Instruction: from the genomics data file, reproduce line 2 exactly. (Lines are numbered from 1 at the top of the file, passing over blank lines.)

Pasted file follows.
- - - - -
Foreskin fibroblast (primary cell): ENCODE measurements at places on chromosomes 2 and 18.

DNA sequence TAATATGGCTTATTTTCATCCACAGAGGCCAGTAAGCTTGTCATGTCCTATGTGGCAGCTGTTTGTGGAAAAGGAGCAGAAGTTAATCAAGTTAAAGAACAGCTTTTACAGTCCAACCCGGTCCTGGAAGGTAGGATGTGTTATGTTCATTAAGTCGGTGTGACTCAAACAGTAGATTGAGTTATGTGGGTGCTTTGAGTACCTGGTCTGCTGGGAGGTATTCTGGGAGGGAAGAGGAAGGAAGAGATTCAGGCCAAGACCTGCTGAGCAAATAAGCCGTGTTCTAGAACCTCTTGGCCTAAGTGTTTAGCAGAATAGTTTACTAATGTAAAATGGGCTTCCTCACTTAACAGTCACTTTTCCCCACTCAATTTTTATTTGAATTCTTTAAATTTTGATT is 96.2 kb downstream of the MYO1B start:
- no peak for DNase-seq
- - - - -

DNA sequence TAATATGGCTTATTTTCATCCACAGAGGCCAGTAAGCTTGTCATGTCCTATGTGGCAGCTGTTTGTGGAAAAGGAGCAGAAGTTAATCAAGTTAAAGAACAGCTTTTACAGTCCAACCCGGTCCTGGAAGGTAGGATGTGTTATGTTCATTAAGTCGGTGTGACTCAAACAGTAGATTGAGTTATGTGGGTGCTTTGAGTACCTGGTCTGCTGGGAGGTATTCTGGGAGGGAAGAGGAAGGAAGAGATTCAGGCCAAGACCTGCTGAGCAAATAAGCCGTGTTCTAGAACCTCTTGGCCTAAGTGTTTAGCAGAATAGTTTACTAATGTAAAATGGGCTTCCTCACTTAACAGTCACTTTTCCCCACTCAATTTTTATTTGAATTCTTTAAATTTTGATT is 96.2 kb downstream of the MYO1B start: